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Care in Hawaii:

Independent and Assisted Living

Light to Moderate Assistance

"Retirement Community"

Also known as


​For people who:

  • Can mostly function independently and need infrequent assistance.

  • Enjoy recreation and social interaction among many peers.

Potential Downsides

Potential Downsides:

  • Cost can be prohibitive for 24/7 care.

  • Some residents feel lost in the crowd and/or forced out.

  • Some facilities feel like a revolving door.

Independent Living – is an engaging lodging arrangement that provides meals and housekeeping services for seniors who are still able and independent, but wish not to worry about those daily chores. Independent living residents enjoy their own apartments, and they can focus on activities and socializing with the other residents. At some independent living facilities, it is common to have new activities start every hour in the day, and many facilities also organize outings and shopping excursions. The downside to independent living is that there are no care services provided, and to receive care, a resident must pay privately atop the facility fees, or move to the Assisted Living area or wing (if available).

Assisted Living – is very similar to Independent Living (and often within the same building), with the exception that basic care services such as medication management, showers, and response to health emergencies are provided to the residents. With such services, residents can still maintain their independence without having to keep track of which medication to take when, or worry about safely doing tasks like showering and whether or not there will be help available in case of an emergency. But there are limitations to the care that assisted living facilities are licensed to give, and once a resident needs around-the-clock supervision or assistance beyond what is normally provided, then he/she will be required to hire a private caregiver atop the typical fees.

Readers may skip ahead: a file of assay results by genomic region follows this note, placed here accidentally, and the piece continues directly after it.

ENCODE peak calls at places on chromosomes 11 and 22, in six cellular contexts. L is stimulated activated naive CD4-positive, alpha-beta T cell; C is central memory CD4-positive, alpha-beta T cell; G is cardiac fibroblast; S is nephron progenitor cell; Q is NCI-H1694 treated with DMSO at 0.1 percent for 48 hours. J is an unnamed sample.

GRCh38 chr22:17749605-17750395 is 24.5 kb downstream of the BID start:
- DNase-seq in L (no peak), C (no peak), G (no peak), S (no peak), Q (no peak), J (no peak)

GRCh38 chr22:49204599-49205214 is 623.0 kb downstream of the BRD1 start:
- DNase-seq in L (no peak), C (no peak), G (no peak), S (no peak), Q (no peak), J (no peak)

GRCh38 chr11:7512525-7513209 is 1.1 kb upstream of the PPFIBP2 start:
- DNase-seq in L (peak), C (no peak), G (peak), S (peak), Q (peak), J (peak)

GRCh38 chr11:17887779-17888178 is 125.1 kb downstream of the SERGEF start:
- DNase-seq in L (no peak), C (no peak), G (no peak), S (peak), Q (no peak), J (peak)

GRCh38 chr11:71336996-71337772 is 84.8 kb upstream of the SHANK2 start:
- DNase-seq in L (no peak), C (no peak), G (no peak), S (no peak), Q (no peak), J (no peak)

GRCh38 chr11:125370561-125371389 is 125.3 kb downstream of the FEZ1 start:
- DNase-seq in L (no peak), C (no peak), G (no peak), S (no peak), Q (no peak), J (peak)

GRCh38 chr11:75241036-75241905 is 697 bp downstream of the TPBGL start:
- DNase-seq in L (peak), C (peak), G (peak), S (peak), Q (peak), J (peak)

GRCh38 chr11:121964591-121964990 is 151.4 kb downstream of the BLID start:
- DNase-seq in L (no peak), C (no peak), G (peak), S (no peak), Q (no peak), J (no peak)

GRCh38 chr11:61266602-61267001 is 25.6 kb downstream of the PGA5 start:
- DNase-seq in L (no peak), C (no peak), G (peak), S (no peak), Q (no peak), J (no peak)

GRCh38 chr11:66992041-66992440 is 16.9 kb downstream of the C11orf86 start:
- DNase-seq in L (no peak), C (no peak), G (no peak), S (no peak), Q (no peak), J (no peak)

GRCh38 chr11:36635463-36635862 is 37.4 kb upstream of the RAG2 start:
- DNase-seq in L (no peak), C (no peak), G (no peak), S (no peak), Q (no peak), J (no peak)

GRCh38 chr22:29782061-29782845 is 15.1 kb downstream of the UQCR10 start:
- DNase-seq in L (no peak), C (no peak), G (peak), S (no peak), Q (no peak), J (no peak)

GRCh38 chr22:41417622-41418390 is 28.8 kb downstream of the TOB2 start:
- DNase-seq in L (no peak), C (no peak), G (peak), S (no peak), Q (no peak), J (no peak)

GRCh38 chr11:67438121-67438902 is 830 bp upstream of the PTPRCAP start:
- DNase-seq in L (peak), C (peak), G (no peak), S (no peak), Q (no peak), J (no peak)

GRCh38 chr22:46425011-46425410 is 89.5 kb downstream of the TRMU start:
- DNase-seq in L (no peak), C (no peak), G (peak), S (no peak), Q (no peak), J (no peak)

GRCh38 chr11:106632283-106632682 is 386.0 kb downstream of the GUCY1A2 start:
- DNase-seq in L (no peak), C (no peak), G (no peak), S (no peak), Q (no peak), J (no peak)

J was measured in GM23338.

Another unexpected downside is that independent living areas and assisted living areas are legally required to be separated, so a person transferring into assisted living may lose his or her connection to friends at the independent living side. Ultimately, if a person does not value, or no longer makes use of, the activity programming and the opportunity to socialize, then he or she is not benefiting from the best aspects about Independent and Assisted Living.

For a list of Independent and Assisted Living Facilities in Hawaii, please visit the Office of Health Care Assurance State Licensing Section website.

** The above statements are opinions that reflect years of research conducted by Caring Manoa. The statements are for informational purposes only and are in no way meant to be used for medical, legal, or case management purposes.

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